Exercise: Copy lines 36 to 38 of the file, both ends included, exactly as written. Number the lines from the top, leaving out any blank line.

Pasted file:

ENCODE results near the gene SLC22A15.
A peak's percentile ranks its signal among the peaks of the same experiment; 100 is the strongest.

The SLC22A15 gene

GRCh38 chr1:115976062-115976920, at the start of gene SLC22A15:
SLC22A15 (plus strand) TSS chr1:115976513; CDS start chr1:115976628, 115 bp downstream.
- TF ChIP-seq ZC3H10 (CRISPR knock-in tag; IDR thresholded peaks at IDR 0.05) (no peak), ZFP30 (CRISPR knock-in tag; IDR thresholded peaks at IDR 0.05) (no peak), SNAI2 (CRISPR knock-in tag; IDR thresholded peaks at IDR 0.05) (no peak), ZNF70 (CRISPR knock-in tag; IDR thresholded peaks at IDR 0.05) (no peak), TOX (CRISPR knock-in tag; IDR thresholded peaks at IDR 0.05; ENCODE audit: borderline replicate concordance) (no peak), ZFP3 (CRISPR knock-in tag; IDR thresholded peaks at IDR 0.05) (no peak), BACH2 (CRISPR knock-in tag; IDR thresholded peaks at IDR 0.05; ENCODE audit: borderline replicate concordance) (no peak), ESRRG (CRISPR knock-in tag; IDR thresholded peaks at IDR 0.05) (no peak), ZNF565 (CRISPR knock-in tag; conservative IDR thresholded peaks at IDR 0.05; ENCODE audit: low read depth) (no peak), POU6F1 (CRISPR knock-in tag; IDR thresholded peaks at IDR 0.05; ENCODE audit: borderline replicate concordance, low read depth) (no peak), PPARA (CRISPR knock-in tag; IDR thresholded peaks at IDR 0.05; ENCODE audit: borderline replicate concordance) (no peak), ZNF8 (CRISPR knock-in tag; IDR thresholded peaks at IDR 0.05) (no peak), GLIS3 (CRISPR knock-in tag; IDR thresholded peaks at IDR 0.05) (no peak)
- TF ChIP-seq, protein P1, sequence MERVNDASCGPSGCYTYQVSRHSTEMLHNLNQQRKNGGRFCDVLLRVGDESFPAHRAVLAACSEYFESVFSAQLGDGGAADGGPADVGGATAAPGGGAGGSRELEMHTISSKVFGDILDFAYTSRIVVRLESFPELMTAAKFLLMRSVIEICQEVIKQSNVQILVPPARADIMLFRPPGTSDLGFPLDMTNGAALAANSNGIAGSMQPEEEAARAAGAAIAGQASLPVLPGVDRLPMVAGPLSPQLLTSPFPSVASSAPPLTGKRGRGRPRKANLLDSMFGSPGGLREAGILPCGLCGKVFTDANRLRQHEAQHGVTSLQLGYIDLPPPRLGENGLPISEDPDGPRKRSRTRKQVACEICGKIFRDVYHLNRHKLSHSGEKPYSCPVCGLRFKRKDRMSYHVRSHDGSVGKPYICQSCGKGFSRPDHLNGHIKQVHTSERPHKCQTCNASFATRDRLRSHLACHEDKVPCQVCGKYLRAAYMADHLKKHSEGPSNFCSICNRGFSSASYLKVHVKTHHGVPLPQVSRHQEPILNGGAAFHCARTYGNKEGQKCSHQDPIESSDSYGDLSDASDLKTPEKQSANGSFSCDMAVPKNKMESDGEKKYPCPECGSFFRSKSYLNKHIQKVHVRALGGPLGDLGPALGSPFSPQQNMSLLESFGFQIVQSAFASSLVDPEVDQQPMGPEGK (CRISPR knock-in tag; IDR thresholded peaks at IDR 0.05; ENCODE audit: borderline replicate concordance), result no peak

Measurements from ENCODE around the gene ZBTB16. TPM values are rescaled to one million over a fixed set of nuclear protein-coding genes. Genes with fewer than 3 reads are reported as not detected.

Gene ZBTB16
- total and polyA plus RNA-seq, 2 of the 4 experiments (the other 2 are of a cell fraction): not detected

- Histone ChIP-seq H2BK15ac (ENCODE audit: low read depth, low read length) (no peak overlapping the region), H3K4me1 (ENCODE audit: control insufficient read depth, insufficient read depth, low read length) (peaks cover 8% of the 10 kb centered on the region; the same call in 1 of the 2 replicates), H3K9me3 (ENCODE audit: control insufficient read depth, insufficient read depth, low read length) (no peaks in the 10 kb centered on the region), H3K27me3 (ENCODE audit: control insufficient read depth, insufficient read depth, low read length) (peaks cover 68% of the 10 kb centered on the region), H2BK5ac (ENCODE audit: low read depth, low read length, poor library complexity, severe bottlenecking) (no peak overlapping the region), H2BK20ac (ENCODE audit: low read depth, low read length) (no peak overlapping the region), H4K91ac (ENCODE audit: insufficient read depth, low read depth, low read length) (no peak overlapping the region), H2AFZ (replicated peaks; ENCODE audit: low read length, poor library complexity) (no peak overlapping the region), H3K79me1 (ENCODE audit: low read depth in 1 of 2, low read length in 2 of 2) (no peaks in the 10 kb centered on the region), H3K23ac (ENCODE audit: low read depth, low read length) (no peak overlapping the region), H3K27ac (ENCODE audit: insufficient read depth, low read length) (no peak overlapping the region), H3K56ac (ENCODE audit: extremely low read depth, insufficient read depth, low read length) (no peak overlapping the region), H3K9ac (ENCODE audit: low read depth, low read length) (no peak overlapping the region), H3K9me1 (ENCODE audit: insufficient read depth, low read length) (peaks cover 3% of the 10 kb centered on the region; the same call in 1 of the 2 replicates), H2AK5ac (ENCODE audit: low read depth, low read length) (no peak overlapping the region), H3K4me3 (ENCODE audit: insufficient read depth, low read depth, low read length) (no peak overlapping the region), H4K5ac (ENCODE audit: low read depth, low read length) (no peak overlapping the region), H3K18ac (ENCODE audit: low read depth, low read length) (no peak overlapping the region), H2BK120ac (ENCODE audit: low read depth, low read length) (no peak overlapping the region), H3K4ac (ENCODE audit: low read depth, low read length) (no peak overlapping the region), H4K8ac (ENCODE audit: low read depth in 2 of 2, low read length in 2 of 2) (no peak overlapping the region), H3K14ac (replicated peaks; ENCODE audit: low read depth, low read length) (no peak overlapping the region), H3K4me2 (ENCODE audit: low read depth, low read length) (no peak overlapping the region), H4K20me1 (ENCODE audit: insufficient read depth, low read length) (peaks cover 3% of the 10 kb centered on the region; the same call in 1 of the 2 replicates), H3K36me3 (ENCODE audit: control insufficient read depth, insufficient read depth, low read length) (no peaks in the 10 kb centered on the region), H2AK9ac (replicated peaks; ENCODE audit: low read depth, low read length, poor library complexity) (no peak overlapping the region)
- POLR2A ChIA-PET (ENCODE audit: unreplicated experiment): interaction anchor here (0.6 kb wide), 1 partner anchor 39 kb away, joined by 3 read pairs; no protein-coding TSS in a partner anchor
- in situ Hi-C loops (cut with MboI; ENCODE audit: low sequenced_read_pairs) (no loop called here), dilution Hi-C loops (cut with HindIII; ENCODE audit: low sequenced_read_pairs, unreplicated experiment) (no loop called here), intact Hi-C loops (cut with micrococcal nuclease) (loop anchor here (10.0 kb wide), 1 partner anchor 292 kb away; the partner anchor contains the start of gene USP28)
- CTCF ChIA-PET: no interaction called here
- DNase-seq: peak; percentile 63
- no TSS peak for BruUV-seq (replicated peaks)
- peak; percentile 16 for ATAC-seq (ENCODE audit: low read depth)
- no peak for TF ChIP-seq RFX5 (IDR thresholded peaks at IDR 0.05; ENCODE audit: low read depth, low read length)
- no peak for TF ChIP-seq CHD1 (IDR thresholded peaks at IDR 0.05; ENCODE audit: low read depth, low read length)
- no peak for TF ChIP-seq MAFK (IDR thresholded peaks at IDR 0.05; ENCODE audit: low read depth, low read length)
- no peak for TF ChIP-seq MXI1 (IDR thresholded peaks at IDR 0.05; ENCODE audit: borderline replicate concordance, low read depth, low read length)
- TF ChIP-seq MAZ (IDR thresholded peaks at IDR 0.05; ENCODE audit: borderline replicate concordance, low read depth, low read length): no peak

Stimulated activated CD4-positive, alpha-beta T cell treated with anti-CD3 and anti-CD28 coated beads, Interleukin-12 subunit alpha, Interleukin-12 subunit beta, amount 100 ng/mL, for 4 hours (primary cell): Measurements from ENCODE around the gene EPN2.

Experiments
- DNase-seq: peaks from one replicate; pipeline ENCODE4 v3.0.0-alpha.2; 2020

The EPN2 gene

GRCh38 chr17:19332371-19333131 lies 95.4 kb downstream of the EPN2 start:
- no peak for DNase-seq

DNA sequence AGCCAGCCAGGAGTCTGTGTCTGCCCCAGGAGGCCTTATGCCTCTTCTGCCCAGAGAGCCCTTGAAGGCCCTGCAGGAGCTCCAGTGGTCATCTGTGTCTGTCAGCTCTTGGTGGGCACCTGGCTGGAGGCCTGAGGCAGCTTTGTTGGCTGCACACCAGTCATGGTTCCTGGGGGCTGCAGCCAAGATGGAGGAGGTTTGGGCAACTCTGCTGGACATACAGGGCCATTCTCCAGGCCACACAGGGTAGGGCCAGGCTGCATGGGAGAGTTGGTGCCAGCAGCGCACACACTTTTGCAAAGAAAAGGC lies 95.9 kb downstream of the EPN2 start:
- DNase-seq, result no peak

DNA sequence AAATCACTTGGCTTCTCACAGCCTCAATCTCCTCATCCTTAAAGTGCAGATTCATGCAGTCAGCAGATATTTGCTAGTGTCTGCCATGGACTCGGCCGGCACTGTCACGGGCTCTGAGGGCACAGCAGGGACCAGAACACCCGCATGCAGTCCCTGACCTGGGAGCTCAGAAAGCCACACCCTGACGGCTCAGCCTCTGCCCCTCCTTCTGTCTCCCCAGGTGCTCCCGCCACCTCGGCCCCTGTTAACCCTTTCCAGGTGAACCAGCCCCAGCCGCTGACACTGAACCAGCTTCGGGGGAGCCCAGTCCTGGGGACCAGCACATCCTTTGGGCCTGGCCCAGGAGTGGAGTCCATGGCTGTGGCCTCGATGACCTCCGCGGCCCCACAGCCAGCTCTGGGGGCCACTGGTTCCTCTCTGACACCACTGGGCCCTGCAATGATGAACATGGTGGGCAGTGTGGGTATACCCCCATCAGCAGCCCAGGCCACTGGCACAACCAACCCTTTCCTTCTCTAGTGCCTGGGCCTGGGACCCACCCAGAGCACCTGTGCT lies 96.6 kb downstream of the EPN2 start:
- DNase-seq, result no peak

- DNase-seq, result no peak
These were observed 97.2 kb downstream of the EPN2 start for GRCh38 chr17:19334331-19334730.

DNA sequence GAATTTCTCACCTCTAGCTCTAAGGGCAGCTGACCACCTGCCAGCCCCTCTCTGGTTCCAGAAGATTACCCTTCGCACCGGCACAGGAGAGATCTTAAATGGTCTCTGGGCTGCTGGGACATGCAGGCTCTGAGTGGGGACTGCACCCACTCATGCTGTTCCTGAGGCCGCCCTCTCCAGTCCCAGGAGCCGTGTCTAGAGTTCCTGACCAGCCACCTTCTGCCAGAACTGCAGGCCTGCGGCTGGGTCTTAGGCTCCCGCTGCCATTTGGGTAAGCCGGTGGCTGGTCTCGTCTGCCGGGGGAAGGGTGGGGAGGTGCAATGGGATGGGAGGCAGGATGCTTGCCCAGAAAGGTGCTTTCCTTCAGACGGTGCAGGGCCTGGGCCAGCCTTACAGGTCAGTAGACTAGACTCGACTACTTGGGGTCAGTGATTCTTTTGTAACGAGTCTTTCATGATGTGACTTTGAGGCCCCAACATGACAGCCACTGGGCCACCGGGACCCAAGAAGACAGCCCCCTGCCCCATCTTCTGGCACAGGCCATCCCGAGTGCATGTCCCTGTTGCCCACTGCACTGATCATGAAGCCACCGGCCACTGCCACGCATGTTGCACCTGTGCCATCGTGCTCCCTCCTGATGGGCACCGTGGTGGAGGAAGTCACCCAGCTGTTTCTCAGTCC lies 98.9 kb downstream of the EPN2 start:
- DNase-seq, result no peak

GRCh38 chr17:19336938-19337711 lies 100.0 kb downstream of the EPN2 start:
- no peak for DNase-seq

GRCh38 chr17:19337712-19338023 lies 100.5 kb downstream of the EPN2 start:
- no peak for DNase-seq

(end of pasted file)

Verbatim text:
- DNase-seq, result no peak

GRCh38 chr17:19336938-19337711 lies 100.0 kb downstream of the EPN2 start:
- no peak for DNase-seq